In a surprising turn of events, former Vice President Mike Pence has officially filed paperwork with the Federal Election Commission, announcing his campaign for the 2024 presidential race. This sets up a potential challenge against his former boss, Donald Trump, just two years after their tumultuous tenure in the White House ended with the infamous U.S. Capitol insurrection and Pence’s life being at risk.
Pence, who served as the 48th vice president of the nation, will formally launch his bid for the Republican nomination through a video and a kickoff event in Des Moines, Iowa, scheduled on Wednesday, coinciding with his 64th birthday, as per sources familiar with his plans. He made his candidacy official by filing the necessary paperwork on Monday with the Federal Election Commission.
While Trump currently holds the lead in the early race for the nomination, with Florida Gov. Ron DeSantis consistently polling in second place, supporters of Pence believe there is a viable lane for a dependable conservative candidate who aligns with many policies of the previous administration but without the constant chaos.
Despite frequently praising the accomplishments of the “Trump-Pence administration,” a Pence nomination would, in many ways, signify a return to positions traditionally associated with the Republican establishment. Throughout Trump’s presidency, the party underwent a significant transformation under his influence. Pence has been vocal about his concerns regarding the growing populist wave within the party, positioning himself as the only traditional, Reagan-style conservative in the race, according to his advisers.
Pence holds staunch opposition to abortion rights and supports a national ban on the procedure. He has actively campaigned against policies that affirm transgender individuals in schools. Pence advocates for considering changes to Social Security and Medicare, such as raising the qualification age, to ensure the programs’ financial stability—an idea that both Trump and DeSantis have opposed. He has also criticized DeSantis for his escalating feud with Disney. Additionally, Pence has emphasized the need for the United States to provide increased support to Ukraine in the face of Russian aggression, while admonishing those within the party who are unwilling to stand up to Russian leader Vladimir Putin, whom he refers to as “Putin apologists.”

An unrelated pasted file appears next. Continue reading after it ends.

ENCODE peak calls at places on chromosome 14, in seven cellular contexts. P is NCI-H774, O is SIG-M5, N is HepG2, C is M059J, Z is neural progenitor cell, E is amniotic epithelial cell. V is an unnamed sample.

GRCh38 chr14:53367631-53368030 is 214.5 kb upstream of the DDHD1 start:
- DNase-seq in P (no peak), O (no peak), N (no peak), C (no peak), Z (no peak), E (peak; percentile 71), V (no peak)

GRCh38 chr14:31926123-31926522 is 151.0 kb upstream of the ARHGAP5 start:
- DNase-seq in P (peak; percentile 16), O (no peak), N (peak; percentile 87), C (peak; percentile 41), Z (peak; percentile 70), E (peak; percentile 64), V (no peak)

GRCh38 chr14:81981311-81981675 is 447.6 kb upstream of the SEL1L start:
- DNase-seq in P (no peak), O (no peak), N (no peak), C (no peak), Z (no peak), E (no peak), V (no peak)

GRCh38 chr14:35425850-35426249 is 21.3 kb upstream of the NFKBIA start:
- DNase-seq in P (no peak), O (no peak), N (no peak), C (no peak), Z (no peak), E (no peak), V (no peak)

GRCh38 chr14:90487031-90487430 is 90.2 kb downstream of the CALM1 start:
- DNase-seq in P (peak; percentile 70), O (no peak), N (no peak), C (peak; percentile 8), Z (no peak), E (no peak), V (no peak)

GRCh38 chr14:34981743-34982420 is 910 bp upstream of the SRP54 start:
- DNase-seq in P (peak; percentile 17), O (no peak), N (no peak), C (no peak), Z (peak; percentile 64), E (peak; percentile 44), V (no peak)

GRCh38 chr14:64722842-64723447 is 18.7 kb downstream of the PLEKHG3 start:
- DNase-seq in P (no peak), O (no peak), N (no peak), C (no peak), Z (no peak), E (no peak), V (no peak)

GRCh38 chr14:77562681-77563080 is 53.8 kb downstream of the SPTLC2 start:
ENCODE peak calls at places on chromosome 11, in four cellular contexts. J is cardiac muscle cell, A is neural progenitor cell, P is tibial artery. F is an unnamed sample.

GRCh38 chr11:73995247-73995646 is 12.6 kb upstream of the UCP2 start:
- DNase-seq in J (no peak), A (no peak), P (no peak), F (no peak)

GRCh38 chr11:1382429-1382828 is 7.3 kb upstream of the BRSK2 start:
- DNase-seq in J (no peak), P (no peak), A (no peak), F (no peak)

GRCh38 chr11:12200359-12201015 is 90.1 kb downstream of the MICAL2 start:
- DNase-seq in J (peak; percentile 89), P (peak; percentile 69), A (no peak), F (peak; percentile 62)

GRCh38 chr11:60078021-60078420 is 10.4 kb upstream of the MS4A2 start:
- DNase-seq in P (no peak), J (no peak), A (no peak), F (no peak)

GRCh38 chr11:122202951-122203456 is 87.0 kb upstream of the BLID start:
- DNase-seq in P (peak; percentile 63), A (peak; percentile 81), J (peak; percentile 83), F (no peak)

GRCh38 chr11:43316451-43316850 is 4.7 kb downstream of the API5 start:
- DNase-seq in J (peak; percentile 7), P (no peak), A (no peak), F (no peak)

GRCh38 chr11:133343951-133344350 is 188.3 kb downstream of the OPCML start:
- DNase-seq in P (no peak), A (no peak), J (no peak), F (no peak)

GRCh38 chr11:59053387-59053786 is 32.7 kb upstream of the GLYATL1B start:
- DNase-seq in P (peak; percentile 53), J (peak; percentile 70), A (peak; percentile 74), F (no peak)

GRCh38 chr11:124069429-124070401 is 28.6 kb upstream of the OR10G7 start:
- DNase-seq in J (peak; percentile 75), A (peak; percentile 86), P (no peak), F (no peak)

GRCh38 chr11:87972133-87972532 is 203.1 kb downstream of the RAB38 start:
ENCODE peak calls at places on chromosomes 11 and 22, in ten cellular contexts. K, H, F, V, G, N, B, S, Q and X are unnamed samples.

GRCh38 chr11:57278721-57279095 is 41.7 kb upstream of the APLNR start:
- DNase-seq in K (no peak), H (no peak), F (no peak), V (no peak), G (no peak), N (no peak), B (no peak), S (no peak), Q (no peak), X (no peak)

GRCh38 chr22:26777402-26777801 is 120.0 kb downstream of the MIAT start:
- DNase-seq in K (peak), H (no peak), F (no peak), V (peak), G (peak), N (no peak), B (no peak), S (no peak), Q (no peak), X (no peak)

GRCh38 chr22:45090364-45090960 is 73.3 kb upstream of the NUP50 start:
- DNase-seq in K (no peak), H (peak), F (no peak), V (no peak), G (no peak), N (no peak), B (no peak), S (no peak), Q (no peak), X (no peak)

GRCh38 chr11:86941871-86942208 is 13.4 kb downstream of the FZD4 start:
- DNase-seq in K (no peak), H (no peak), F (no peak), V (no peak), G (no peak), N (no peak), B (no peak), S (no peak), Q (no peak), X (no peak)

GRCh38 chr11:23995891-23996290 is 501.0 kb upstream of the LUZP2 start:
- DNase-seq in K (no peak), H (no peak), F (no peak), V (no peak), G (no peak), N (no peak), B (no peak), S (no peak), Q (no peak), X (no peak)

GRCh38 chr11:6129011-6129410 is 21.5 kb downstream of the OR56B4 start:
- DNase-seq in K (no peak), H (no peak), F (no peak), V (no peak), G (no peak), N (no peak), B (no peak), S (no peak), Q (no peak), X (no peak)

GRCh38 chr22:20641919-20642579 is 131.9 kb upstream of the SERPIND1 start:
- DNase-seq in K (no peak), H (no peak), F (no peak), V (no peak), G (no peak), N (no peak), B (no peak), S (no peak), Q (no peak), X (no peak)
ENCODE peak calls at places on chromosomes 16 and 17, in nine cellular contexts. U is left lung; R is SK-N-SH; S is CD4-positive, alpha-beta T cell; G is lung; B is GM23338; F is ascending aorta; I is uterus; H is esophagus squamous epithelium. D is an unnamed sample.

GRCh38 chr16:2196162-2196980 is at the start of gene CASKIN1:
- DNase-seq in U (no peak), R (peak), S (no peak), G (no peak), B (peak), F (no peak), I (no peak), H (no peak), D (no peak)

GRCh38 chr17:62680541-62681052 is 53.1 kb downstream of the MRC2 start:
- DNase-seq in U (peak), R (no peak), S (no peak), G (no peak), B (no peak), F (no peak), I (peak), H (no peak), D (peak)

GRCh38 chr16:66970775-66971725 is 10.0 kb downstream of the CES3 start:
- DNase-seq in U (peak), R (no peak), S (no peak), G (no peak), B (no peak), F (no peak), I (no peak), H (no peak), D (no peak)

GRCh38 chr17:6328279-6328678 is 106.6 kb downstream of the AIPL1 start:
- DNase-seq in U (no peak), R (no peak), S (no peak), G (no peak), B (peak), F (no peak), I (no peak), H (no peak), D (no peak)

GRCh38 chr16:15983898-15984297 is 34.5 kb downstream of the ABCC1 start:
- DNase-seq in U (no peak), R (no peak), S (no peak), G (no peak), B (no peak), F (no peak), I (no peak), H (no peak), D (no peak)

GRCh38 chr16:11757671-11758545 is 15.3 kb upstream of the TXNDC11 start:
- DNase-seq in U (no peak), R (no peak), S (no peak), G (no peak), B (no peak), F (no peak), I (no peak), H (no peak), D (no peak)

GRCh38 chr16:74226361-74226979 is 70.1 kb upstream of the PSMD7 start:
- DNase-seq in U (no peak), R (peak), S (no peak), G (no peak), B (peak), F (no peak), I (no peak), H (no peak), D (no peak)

Describing himself as “a Christian, a conservative, and a Republican, in that order,” Pence has spent several months laying the groundwork for his anticipated presidential run. He has held events in early voting states like Iowa, South Carolina, and New Hampshire, making appearances at churches, delivering policy speeches, and engaging with potential donors.
Pence’s campaign team recognizes the significance of Iowa and its evangelical Christian voters in his potential path to victory. Advisers reveal that he plans to launch an aggressive campaign in the state, visiting all 99 counties before the first-in-the-nation caucuses next year.
The campaign strategy is expected to focus heavily on town hall meetings and direct interactions with voters, aiming to reintroduce Pence to those who primarily know him from his time as Trump’s second-in-command. Prior to becoming vice president, Pence had an extensive political career, serving in Congress for over a decade and as the governor of Indiana.